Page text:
Imagine for a moment that Entombed, instead of following up Left Hand Path with Clandestine, followed it up with Necros Christos’s Doom of the Occult (except that it wasn’t bloated and terrible like the real Doom of the Occult). Still with me? I’m not sure I’m still with myself, so let’s try it this way:
Four years after their much-lauded (and much ass-kicking) debut album The Horror, the young Swedes in Tribulation have returned with a monumental follow-up album that, while still riding on a few links to the manic, thrashing energy of the debut, basically spits in your eye, cackles fiendishly, and then proceeds to hold a wholly unexpected masterclass in twisted, atmospheric, psychedelic blackened death metal. Still with me?
Like Necrovation, The Chasm, or Degial, Tribulation stretches the traditional forms and sounds of death metal in mysterious directions. The opening of the first song “Vagina Dentata” sounds like a shamanistic summoning of the Doors or Ennio Morricone, and the way it transitions into “Wanderer in the Outer Darkness” is excellent, like finally tipping over some long-sought threshold.
One of the most notable changes from The Horror is that the production here isn’t particularly heavy. There’s lots of free space at play between the instruments, and the guitar tone is relatively clean. This leaves the bulk of the heavy lifting to the songwriting and atmosphere, but happily both pick up the slack admirably. Listen to the midsection of “Spectres,” for example – things have lightened up and opened out, and the attention is clearly focused on the bass, but the bass is somehow both muted and really loud, like it’s being played with real, malicious intent on the other side of a locked corridor in a medieval keep. As a result of this balance between production and atmosphere, The Formulas of Death is equal parts ripping and psychedelic, and that’s a cool place for a death metal album to be.
Another spectacularly endearing feature of the album is that so much of it feels like the band is just trying to come up with as many great reasons as possible to have killer solos squealing everywhere. Check the section about four minutes into “Spectres,” for example: not only is the outbreak of soloing velvety sweet, but the entirety of the song seems to have been crafted to lead to that point. The halfway point of “Randa” introduces a lead/duet section that sounds vaguely like an organ, but it could just as easily be another heavily-effected guitar, and in either case, it’s another perfect example of using the architecture of the song as an excuse to spill forth as much emotive, psychedelic soloing as a body could want, and all against the backdrop of some rather moving chord progressions.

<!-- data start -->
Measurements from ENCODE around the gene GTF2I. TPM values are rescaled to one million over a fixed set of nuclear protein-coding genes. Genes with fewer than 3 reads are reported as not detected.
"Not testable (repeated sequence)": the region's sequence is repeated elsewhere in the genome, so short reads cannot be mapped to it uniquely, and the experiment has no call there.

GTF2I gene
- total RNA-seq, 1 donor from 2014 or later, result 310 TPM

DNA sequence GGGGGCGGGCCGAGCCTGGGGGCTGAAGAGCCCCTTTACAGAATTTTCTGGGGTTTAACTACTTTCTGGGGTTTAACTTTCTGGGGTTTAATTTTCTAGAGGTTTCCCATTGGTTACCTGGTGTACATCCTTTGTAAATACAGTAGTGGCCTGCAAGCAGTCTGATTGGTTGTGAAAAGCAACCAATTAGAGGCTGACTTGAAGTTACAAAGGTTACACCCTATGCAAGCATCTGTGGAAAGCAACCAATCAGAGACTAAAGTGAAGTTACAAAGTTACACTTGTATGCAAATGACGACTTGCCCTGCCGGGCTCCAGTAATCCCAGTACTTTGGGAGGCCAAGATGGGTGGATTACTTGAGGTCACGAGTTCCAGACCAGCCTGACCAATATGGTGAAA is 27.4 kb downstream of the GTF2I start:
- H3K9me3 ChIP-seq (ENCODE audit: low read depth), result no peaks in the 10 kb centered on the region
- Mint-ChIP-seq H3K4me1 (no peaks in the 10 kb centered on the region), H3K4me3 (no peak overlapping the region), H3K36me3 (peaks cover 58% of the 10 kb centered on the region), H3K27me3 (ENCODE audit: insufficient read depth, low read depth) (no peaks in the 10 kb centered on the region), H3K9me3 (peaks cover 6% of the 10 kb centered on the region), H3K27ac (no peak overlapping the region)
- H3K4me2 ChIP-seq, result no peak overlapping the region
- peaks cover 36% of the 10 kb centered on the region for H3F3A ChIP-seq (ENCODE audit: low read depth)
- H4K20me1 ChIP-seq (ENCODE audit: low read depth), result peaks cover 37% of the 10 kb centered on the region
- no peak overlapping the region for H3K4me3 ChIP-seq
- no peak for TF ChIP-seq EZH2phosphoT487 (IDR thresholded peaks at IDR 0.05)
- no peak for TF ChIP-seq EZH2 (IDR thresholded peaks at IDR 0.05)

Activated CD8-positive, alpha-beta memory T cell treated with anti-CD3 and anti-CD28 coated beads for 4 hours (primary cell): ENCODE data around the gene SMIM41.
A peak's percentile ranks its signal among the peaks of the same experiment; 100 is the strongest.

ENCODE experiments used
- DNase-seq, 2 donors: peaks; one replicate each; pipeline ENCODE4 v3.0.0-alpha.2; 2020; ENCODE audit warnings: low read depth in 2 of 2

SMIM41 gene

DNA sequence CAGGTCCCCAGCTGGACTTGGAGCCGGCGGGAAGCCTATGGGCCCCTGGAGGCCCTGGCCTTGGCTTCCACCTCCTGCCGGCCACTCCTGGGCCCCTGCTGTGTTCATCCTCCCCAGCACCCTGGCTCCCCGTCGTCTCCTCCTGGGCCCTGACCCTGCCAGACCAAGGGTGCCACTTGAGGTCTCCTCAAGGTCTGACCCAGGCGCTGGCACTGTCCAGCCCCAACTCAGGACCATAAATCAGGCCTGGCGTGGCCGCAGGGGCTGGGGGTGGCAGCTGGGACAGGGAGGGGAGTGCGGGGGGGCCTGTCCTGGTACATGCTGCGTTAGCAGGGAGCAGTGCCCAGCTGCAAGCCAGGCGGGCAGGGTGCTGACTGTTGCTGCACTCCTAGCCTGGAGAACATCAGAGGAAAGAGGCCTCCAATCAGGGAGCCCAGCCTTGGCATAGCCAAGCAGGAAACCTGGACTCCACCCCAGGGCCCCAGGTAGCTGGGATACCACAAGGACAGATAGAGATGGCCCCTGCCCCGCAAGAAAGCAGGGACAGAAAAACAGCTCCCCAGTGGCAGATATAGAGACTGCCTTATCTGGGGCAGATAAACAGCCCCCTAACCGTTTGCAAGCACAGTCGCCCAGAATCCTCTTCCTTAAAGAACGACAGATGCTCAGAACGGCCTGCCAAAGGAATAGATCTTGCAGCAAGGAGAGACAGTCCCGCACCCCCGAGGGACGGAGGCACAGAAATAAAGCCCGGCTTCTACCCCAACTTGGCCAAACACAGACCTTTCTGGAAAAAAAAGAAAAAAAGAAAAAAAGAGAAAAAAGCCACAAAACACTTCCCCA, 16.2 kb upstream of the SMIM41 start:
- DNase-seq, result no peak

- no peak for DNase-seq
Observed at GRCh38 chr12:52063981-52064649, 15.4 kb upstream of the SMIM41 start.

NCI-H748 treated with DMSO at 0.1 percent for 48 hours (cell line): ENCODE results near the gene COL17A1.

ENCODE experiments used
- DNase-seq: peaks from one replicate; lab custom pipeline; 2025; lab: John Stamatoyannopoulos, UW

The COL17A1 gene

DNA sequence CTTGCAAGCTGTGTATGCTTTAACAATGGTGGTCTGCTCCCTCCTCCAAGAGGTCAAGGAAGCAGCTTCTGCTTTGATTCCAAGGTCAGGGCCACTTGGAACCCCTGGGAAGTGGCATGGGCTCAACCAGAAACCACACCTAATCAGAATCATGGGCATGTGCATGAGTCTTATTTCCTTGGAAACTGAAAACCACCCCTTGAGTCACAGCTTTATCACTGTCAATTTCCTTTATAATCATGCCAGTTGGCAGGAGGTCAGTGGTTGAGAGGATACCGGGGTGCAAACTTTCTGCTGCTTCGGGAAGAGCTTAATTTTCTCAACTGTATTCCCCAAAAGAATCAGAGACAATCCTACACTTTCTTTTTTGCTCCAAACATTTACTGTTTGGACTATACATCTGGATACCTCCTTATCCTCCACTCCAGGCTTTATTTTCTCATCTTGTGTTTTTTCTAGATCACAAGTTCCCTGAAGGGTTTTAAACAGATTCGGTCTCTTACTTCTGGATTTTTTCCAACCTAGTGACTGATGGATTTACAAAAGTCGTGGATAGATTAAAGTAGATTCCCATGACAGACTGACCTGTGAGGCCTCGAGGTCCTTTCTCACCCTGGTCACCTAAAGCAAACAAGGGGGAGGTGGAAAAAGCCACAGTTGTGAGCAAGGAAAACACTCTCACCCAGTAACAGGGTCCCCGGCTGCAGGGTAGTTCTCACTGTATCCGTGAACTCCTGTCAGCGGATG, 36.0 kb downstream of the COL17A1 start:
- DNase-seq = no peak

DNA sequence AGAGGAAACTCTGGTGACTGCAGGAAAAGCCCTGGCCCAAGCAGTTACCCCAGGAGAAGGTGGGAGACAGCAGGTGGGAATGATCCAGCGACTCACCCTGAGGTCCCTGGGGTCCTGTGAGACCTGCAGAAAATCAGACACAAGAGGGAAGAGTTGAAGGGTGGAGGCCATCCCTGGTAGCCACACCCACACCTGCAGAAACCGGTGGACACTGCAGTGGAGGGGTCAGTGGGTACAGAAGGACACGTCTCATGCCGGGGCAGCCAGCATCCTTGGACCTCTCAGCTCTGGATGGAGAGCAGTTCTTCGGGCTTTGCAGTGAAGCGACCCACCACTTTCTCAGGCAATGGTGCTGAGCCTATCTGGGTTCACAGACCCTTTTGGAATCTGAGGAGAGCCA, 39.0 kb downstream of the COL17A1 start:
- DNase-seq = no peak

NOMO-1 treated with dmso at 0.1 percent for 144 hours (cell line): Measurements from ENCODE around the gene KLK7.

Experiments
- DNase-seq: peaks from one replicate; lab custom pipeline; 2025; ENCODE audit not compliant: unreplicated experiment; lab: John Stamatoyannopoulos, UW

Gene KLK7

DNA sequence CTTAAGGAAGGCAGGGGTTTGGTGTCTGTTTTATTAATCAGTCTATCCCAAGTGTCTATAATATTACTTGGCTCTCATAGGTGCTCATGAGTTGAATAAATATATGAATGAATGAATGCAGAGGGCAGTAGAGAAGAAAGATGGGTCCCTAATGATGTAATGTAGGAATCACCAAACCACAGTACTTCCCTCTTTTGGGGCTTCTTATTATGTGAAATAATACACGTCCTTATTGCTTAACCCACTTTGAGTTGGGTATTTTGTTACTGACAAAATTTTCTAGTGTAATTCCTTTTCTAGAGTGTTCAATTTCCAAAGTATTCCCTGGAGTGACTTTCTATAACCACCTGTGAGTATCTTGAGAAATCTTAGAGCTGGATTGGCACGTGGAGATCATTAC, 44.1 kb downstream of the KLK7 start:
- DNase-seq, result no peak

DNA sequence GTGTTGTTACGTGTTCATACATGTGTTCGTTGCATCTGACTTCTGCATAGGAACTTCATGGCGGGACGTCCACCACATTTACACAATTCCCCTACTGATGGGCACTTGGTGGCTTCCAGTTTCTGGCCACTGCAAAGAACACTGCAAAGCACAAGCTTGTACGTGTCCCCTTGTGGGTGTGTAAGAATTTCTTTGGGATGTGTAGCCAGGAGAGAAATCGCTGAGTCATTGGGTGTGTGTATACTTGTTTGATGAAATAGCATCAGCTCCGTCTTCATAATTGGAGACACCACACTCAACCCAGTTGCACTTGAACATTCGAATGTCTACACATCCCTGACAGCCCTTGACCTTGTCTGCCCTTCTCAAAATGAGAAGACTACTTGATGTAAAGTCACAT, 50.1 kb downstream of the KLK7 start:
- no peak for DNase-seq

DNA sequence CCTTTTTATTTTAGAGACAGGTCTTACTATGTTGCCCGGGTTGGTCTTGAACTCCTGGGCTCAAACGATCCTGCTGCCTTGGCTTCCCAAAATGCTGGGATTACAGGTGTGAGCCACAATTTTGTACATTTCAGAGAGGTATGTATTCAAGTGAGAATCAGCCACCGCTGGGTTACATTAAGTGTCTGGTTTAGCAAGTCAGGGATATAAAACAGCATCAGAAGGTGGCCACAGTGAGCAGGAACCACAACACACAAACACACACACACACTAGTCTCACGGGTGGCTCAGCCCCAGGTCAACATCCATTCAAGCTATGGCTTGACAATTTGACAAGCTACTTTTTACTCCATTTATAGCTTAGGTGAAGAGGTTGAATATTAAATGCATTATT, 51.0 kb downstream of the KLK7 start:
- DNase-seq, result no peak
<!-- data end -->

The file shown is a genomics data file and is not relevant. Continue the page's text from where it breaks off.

“Through the Velvet Black” is one of the album’s best songs – it keeps up an ever-shifting intensity throughout, and demonstrates the album’s peculiar compositional mode. Most of the time, the song isn’t dealing in “riffs” the way we usually think about them; instead, the guitars and drums meet up into interlocking gallops and grooves, allowing spiky leads to dance on top, and thrash rhythms to propel the listener through. The tremolo riff introduced just after the five-minute mark underscores the black metal influence on Tribulation’s style. The one exception to the “not really riff” rule of the album is “Ultra Silvam,” which rides a sweet, swinging riff, but just a few, sparing times.
Is The Formulas of Death too long? At seventy-five minutes, yeah, of course it is. But, as I’ve said before, it’s a hell of a lot easier to have sympathy for a band whose album is way too long because it seems like they just had too many cool ideas and couldn’t bear cutting them out than for a band that simply rides the same damn idea into the ground and doesn’t know when to quit. Tellingly, some of the finest moments of The Formulas of Death crop up in the longest songs, when Tribulation really stretches out and gets spooky. The band sometimes even sounds like it’s channeling Iceland’s cowboy metallers Solstafir, and nowhere more eerily than in the early minutes of album standout “Suspiria.” The longest piece is saved for the conclusion, though, and the layers that the band adds subtly throughout the course of “Apparitions” are truly wonderful, with the tremolo riffing gradually undergirded by tinkling piano and gently lilting strings. And oh, what kind of heartless monster doesn’t love a song that goes out with a big clang of the gong?
The change in sound and presentation between The Formulas of Death and its predecessor is drastic; the fact that such a momentous change happened between the first and second albums of Tribulation’s career is, frankly, astonishing. There will certainly be many who choose to side with the Tribulation of 2009, and, honestly, that’s no shabby choice. The Horror is a devilishly good album, and a gaping, toothy grin of an adrenaline shock anytime you find yourself despairing that the world has gone grey and flat. But The Formulas of Death? This album trades in death metal and uses as its medium the very idea of death metal. Maybe it’ll leave some of us behind. It certainly leaves some of itself behind. But the cost, as I reckon it, is worth it. Metamorphoses such as these are rare, and ought to be savored.
Just imagine where they might go next.